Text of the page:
What are your legal rights to a refund?

When you buy anything, whether it is at your local supermarket or online, you are making an agreement to exchange money for an item, which should be sold as described.

If you find that what you have purchased is not "as described" then you have the right to a refund, this could include if:

  1. 1.

    The item is faulty

  2. 2.

    The item was not as described by the seller

If you buy an item in a shop or online and change your mind and want to return it then reading our guide on Your Refund Rights Explained will help you.

Here is a list of your legal rights which can support you with a refund:

The Consumer Rights Act 2015

This legislation replaces the Sale of Goods Act, Unfair Terms in Consumer Contracts Regulations and the Supply of Goods and Services Act.

It sets out the following refund rights for consumers:

  • You have a specific time frame of 30 days to return faulty goods and receive a full refund

  • You are entitled to ask for a refund or price reduction after one failed attempt by the retailer to repair or replace a faulty item, or request another repair or price reduction at no extra cost

  • No deductions can be made from a refund within the first 6 months after purchase, except for motor vehicles

  • Refund rights for digital content that is not of a satisfactory quality, fit for purpose or as described by the seller

For full details of what the Consumer Rights Act 2015 covers, visit the GOV.UK website.

Consumer Credit Act 1974 - Section 75

Under Section 75 of the Consumer Credit Act 1974 If you pay for your item using your credit card then you have rights to claim a refund from your credit card provider as well as the seller if something goes wrong.

This extra protection applies when you buy an item that costs between 100 and 30,000 and means if the seller goes bust or fails to deliver your item you can approach your credit card company to get your money back.

For more information, you can read our guide How Section 75 of the Consumer Credit Act Protects Your Credit Card. Or for a full definition of the Consumer Credit Act 1974 visit the GOV.UK website .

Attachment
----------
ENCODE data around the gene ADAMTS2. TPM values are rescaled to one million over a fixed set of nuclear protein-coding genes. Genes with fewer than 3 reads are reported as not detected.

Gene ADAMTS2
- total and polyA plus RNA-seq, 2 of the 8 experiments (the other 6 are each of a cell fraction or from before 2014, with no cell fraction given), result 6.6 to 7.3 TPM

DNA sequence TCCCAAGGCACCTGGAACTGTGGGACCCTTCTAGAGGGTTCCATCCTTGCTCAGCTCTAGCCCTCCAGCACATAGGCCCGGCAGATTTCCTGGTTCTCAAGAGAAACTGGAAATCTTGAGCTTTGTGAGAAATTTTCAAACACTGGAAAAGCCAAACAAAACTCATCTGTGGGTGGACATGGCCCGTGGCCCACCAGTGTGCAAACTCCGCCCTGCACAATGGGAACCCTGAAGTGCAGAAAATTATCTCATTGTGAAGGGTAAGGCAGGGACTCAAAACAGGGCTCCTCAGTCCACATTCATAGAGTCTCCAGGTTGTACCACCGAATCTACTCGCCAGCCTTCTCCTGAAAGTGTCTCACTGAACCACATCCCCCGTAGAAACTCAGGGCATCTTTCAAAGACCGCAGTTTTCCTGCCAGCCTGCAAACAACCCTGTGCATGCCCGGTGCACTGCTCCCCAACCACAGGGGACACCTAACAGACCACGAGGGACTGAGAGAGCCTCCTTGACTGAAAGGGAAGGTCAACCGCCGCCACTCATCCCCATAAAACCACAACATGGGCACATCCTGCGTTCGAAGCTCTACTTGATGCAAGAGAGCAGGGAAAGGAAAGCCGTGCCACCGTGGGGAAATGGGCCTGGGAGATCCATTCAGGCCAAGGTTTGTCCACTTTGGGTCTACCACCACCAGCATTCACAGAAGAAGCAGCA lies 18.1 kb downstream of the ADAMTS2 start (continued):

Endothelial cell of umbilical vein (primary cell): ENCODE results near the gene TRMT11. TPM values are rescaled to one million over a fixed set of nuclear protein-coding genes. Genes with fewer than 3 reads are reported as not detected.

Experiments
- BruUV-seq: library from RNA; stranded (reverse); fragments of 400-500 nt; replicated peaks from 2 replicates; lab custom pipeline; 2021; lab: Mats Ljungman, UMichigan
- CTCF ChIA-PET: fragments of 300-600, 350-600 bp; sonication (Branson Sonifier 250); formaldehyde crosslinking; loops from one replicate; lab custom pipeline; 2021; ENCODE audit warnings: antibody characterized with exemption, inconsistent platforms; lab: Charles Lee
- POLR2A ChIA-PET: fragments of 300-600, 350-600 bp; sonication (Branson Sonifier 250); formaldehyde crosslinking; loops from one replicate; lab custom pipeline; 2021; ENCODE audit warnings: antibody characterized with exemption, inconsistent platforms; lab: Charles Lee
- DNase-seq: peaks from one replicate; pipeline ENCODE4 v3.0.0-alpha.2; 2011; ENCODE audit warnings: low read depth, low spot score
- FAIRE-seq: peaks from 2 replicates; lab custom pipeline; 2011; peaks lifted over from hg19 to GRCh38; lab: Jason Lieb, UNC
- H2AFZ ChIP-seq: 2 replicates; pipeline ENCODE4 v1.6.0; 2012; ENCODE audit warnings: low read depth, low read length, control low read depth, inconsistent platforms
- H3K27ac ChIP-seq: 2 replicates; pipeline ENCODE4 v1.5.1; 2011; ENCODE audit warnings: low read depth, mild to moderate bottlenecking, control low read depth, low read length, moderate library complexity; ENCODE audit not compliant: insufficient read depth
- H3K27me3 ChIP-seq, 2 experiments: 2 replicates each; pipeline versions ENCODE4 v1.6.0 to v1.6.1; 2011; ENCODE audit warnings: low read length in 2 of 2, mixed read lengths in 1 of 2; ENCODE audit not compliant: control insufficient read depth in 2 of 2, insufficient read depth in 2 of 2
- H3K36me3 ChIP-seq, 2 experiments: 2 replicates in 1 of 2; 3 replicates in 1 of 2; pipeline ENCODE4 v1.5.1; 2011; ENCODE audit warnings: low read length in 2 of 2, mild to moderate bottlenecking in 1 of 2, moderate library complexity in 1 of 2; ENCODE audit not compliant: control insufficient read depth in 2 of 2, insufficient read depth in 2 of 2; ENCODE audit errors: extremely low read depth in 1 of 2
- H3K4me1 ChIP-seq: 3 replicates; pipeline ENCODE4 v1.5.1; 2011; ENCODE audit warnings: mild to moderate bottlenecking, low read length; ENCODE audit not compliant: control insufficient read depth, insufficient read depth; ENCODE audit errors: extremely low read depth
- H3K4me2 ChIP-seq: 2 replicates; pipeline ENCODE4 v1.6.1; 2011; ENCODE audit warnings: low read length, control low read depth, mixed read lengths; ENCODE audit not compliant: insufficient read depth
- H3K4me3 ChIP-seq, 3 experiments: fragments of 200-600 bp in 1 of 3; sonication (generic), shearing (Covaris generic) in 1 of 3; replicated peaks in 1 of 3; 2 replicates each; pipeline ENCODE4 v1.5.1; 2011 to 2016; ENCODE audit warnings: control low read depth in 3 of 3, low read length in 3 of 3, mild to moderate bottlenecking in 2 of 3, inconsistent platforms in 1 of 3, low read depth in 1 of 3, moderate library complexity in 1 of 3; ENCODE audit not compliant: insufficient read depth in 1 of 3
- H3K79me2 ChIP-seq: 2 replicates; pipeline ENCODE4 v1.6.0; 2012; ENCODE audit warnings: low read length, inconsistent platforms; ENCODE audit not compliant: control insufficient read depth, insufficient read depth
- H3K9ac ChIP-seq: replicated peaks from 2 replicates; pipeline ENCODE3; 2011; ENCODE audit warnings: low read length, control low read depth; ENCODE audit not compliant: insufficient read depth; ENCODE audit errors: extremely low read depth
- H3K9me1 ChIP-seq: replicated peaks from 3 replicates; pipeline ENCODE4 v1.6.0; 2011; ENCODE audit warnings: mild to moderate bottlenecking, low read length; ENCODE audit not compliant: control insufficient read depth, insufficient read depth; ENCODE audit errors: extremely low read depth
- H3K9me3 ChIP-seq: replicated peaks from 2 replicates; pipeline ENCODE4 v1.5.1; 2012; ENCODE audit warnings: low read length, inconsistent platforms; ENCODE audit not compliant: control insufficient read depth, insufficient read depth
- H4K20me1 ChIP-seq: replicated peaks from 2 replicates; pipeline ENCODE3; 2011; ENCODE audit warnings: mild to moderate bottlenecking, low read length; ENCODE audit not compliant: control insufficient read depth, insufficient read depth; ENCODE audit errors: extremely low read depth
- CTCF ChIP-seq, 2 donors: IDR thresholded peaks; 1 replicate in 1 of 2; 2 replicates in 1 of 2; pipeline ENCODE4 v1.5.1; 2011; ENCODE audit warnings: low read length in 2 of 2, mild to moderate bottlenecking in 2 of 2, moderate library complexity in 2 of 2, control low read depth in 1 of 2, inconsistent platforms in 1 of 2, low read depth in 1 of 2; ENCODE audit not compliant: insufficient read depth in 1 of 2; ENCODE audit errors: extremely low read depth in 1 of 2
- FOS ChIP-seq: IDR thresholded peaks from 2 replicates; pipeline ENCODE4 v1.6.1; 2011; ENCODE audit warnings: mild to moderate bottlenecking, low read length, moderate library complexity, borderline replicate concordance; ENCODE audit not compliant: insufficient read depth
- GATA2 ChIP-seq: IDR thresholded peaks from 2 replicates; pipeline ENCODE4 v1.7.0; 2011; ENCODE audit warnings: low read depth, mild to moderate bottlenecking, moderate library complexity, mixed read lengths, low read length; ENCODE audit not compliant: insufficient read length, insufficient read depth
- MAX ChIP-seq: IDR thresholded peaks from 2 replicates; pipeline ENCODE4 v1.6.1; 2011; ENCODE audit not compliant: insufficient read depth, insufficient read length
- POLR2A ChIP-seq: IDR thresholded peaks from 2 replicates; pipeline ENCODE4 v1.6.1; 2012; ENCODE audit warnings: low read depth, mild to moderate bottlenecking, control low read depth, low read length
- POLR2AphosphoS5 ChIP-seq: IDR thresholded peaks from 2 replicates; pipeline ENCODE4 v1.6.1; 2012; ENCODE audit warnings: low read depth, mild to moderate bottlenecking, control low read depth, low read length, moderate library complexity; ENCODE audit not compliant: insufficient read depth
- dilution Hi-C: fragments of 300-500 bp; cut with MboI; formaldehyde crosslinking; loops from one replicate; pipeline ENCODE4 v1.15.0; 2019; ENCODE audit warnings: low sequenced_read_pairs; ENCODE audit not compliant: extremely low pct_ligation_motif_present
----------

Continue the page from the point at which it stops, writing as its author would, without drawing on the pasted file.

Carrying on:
The Consumer Contracts Regulations 2013

The main principle behind this regulation is that you will have 14 days to cancel a product or service should its description turn out to be false or that you have been given insufficient details.

From June 2014, you will find two previous regulations merged into one to make part of The Consumer Contracts Regulations 2013, they are:

Distance Selling Regulations

This regulation applied to all purchases made at a distance, meaning anything bought online, by postal order, over the phone or through a television shopping channel. It exercises your right to cancel a product if the information provided is false, and the cost of any replacement item or return will be at the seller's expense.

Doorstep Selling Regulations

If you had been sold a product or service worth more than 42 at your home, workplace or another person's home, it is required for a list of information to be provided to you including your 14 day cancellation rights.

For full details on The Consumer Contracts Regulations 2013 you can visit the GOV.UK website.

Do you have any discretionary rights to a refund?

Although not a scheme backed by law, the Chargeback Scheme is supported by most of the UKs banks and building societies and offer you refund support for small value items, such as those bought under 100, whether paid for by debit or credit card.

To find out more, read our guide on Chargeback Claims: How to Get Your Money Back.

To find out what protection you have when using your debit card for purchases you can read our guide Is Debit Card Protection the Same as for Credit Cards?

One thing you must not ever do is rely on every seller offering a 14-day money back guarantee. Make sure you find out the refund policy before making your purchase to see where you will stand if you have to return an item.

Some retailers will offer you a discretionary refund on a case-by-case basis, as long as your reason for wanting a refund doesn't conflict with their returns policy.

The key word to point out with this type of refund is 'discretionary', which means it's solely down to the discretion of the seller, and not a certainty offered to everyone.

Always plan for a refund

No-one plans to get a refund when they buy something, but planning for one won't harm you. To help prepare yourself for a refund make sure you:

  • Inspect the item you are buying thoroughly before buying

  • Keep your receipt safe and secure

  • Ask for an explanation of the shops refund policy

If you do all three you will be in a great position to get a refund at the time you want it.

Plus, if you make purchases using your credit card then you will have the added protection from Section 75 of the Consumer Credit Act 1974.

Should you give out your personal information to get a refund?

You should never give out any personal details when seeking a refund unless it is explained to you what the company wish to do with your information.

If you are told that the information asked for is to provide evidence that the teller has conducted the refund correctly and not pocketed the money for themselves, then ask to see a manager as this is not a legal obligation.

You can visit the GOV.UK website to see your full rights under the data protection act.

When you cannot get a refund

Sometimes it's just not possible to get a refund.

If you are told that you cannot have a refund for a particular reason, ask the seller to provide you with a copy of their returns policy to make sure that they are not trying to fob you off.

To help you understand when a refund can't be given visit the GOV.UK website for a list of situations.